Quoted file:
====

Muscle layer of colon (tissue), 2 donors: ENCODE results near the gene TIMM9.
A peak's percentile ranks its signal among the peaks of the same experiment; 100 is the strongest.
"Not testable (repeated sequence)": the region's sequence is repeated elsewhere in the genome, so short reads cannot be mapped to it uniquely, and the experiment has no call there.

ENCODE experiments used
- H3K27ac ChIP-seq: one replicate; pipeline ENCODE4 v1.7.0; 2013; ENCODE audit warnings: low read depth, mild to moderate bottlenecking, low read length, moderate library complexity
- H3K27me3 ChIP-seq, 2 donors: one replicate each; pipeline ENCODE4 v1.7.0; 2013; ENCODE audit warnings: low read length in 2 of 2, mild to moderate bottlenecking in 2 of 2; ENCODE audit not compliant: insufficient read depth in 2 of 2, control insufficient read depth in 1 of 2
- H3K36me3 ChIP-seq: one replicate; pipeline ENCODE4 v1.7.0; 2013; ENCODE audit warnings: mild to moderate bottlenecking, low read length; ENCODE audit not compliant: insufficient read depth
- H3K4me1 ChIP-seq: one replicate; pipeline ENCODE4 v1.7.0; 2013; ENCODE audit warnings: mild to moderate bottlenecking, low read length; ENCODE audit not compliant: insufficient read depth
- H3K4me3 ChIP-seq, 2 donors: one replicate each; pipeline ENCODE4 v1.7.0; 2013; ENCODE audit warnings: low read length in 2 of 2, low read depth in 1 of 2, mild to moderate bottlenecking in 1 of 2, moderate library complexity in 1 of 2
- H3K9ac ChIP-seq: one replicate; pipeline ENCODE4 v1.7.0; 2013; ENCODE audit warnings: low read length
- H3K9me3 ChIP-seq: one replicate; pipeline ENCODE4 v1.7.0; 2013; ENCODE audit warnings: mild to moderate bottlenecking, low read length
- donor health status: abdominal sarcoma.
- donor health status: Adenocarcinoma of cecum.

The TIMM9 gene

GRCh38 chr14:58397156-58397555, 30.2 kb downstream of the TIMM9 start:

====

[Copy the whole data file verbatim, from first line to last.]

Muscle layer of colon (tissue), 2 donors: ENCODE results near the gene TIMM9.
A peak's percentile ranks its signal among the peaks of the same experiment; 100 is the strongest.
"Not testable (repeated sequence)": the region's sequence is repeated elsewhere in the genome, so short reads cannot be mapped to it uniquely, and the experiment has no call there.

ENCODE experiments used
- H3K27ac ChIP-seq: one replicate; pipeline ENCODE4 v1.7.0; 2013; ENCODE audit warnings: low read depth, mild to moderate bottlenecking, low read length, moderate library complexity
- H3K27me3 ChIP-seq, 2 donors: one replicate each; pipeline ENCODE4 v1.7.0; 2013; ENCODE audit warnings: low read length in 2 of 2, mild to moderate bottlenecking in 2 of 2; ENCODE audit not compliant: insufficient read depth in 2 of 2, control insufficient read depth in 1 of 2
- H3K36me3 ChIP-seq: one replicate; pipeline ENCODE4 v1.7.0; 2013; ENCODE audit warnings: mild to moderate bottlenecking, low read length; ENCODE audit not compliant: insufficient read depth
- H3K4me1 ChIP-seq: one replicate; pipeline ENCODE4 v1.7.0; 2013; ENCODE audit warnings: mild to moderate bottlenecking, low read length; ENCODE audit not compliant: insufficient read depth
- H3K4me3 ChIP-seq, 2 donors: one replicate each; pipeline ENCODE4 v1.7.0; 2013; ENCODE audit warnings: low read length in 2 of 2, low read depth in 1 of 2, mild to moderate bottlenecking in 1 of 2, moderate library complexity in 1 of 2
- H3K9ac ChIP-seq: one replicate; pipeline ENCODE4 v1.7.0; 2013; ENCODE audit warnings: low read length
- H3K9me3 ChIP-seq: one replicate; pipeline ENCODE4 v1.7.0; 2013; ENCODE audit warnings: mild to moderate bottlenecking, low read length
- donor health status: abdominal sarcoma.
- donor health status: Adenocarcinoma of cecum.

The TIMM9 gene

GRCh38 chr14:58397156-58397555, 30.2 kb downstream of the TIMM9 start: